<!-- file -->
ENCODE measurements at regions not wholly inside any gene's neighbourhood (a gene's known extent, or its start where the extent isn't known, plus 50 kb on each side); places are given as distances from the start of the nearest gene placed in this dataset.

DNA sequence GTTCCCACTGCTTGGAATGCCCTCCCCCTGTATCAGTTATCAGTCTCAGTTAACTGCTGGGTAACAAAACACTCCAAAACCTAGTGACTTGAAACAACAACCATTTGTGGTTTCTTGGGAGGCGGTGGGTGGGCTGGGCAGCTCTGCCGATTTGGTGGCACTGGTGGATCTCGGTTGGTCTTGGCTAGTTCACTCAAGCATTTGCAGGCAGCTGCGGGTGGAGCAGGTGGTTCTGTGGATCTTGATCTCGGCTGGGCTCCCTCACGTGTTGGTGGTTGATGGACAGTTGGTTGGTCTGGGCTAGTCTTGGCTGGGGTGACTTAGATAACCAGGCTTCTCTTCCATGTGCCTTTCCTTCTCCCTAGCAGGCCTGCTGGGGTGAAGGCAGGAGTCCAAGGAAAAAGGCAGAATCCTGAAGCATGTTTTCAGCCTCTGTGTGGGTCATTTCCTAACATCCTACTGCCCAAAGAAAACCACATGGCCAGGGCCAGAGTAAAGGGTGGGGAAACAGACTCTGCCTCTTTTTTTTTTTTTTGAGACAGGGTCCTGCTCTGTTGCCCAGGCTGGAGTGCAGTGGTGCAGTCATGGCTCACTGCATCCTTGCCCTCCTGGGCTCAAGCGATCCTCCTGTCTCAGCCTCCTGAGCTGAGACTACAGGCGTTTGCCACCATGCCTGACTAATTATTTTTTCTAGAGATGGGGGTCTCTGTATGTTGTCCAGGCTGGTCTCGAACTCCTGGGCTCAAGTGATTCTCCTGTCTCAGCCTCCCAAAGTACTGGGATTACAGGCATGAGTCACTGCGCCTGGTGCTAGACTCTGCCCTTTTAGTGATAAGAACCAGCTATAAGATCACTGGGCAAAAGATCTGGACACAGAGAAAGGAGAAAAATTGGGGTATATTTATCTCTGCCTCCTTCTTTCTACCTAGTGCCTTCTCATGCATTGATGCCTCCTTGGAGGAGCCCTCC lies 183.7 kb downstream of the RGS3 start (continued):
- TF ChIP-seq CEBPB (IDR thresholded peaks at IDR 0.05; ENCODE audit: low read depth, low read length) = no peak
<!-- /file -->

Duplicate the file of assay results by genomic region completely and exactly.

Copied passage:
ENCODE measurements at regions not wholly inside any gene's neighbourhood (a gene's known extent, or its start where the extent isn't known, plus 50 kb on each side); places are given as distances from the start of the nearest gene placed in this dataset.

DNA sequence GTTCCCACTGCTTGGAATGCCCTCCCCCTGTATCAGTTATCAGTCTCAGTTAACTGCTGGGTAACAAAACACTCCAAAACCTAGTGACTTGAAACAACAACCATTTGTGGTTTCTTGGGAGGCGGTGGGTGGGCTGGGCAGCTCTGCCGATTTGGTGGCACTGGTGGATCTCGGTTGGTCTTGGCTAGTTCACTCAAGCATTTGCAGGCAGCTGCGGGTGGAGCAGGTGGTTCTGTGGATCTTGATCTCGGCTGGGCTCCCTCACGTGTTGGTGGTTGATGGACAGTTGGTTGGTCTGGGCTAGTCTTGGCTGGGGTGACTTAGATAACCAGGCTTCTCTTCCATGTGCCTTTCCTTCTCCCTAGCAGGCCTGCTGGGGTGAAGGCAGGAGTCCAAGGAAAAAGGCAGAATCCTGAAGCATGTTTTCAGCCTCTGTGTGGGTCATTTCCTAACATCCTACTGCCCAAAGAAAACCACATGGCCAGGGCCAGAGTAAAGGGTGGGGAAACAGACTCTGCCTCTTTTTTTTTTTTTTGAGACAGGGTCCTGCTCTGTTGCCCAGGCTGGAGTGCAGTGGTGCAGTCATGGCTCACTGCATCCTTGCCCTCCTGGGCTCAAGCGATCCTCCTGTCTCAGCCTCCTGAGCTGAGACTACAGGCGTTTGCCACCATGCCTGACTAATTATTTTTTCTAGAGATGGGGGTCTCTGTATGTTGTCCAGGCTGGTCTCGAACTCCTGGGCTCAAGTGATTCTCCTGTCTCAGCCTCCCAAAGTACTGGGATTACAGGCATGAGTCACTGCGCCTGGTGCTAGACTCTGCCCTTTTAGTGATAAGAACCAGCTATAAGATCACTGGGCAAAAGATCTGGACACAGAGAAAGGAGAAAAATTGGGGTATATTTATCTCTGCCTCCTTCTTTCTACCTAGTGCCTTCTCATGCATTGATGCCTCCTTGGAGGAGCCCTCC lies 183.7 kb downstream of the RGS3 start (continued):
- TF ChIP-seq CEBPB (IDR thresholded peaks at IDR 0.05; ENCODE audit: low read depth, low read length) = no peak